We must continue to support Mali

Bert Koenders and Frank-Walter Steinmeier To achieve stability in Mali, we need to ensure that ordinary citizens can become more self-reliant and generate their own incomes.

An event in Oranienburg, not far from Berlin, is currently spotlighting the friendship between Germany and the Netherlands. ‘Orangefest’,  celebrated at Schloss Oranienburg on 24 April, reminds us of our shared history and bears witness to the close ties that have united Germany and the Netherlands for centuries.

Politically, these ties came to the fore during the second round of consultations between the German and Dutch governments which were held in Eindhoven on 21 April. We also stand shoulder to shoulder in the European Union, where the current Dutch Presidency is a reliable source of support. We need this now more than ever, given the major challenges currently facing Europe, including the refugee and migration crisis, the fight against Islamist terrorism and the crises in Syria, Libya and Ukraine.

But also in the Sahel – less than five hours by plane from the Netherlands and Germany – tensions exist that threaten the stability of the entire region and thus also affect us in Europe. Countries where peace and reconciliation processes are stalled, countries that are blighted by poverty, inequality, and a lack of respect for human rights, and where democratic principles are being further undermined by terrorism and organised crime.

In a situation like this it is essential that we continue supporting Mali and the other countries of the Sahel. This means fighting poverty, hunger and despair, promoting the rule of law and human rights, strengthening democratic structures and implementing necessary state reforms.

The Netherlands and Germany are involved in many aspects of this challenge, providing development aid through various German, Dutch and European projects. In these efforts we are guided by the principle that without development there can be no peace, and without security and stability there can be no development. And given that crime and terrorism do not respect national borders, we also support regional cooperation between the countries of the Sahel. Cooperation is the key to peace in Mali and to greater security and stability in the entire region.

In the end, efforts to promote stability can only succeed in a safe and secure region. This is why in 2013, when jihadists were threatening to gain control of the country, Europe stepped into action at the request of the Malian government. France helped by providing robust support to the Malian army in repelling the Islamists; the Netherlands, by making a significant contribution to the UN peace mission MINUSMA; and Germany, by training Malian security forces under the aegis of the EU Training Mission (EUTM).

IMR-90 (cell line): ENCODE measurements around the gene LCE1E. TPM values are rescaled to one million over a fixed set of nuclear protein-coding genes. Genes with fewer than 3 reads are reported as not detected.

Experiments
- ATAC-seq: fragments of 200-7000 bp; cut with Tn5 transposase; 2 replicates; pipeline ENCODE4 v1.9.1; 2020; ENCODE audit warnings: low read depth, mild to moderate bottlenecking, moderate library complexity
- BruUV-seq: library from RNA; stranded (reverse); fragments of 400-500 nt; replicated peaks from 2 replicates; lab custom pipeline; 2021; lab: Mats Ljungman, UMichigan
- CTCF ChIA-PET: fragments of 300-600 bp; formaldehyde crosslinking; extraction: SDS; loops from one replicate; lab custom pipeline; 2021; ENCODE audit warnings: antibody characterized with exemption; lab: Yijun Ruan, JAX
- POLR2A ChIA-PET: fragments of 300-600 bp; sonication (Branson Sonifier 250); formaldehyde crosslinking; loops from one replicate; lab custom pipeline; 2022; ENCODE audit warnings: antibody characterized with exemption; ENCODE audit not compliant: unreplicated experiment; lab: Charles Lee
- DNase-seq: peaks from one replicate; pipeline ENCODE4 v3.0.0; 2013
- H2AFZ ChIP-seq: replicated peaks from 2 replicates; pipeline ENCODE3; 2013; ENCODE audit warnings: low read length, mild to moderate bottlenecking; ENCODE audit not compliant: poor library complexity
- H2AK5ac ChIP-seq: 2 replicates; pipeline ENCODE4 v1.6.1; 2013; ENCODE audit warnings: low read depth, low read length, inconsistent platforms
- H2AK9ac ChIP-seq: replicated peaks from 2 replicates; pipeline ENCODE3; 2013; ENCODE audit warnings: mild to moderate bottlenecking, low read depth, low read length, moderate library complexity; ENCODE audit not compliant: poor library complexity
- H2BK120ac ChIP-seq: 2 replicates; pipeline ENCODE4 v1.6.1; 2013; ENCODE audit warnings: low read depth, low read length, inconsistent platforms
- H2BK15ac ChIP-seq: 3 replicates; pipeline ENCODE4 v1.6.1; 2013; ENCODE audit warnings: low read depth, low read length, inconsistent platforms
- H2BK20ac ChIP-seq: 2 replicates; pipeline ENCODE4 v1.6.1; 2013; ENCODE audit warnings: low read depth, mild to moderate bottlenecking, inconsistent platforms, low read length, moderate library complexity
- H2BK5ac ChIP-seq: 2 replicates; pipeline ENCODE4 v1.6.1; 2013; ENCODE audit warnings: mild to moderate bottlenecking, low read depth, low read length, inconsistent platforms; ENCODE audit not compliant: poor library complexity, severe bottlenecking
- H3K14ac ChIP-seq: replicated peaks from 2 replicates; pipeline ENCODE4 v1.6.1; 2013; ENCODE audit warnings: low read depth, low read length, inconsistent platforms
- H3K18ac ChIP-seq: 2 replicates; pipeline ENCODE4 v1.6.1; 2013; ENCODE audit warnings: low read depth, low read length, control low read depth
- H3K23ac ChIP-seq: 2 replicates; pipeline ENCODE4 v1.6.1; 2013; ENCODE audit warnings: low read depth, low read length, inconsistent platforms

Since the early part of this year the Netherlands and Germany have been further expanding their close cooperation in Mali in the framework of MINUSMA. Six hundred and fifty German peacekeepers are being stationed at the UN base in Gao, which is around 1,200 kilometres from Bamako and was initially set up by Dutch military personnel.

Over 10,000 MINUSMA troops are stationed in Mali to ensure security and stability in the region, but the chief aim of the mission is to promote the peace process. Thanks in part to the United Nations and the involvement of over 50 countries, MINUSMA succeeded in bringing about a peace agreement between the government and the rebels in June 2015, and is now supporting the implementation of that agreement. The peacekeepers are there to ensure the decentralisation of power, the reintegration of rebels into the army and the economic development of the north of the country.

The goal of the mission in Mali is to help stabilise the country sufficiently to offer its people the prospect of a peaceful future. To that end the Netherlands and Germany are providing the UN with well-trained troops and cutting-edge technology. Together we are working to ensure that the Malian people can protect themselves from attacks and helping to improve the conditions for the peace and reconciliation process in Mali.

It fills us with pride that our troops are making this vital contribution to the UN mission in Mali together. It’s a great example of how the Netherlands and Germany work together in the UN framework.

The key to a peaceful and prosperous Mali is in the hands of the Malian people themselves. They have taken significant steps in the right direction. Unfortunately, however, ordinary Malians are not yet benefiting enough from the government’s efforts to develop the north.

Progress must be made on decentralising the country’s governance. The people need to be able to deal with local affairs themselves, in their own areas. Safeguards must be in place to guarantee basic needs like security, education and electricity. The population must be empowered to generate its own income.

Via the UN, the EU and our own close bilateral contacts we are committed to making meaningful progress. This is a priority for us, and we will be travelling to the region soon to assess the situation on the ground.

The Netherlands and Germany will remain in Mali, shoulder to shoulder, in the coming period, in order to promote a stable Sahel. After all, foreign policy is about looking beyond one’s immediate neighbourhood, to what is happening in the wider world.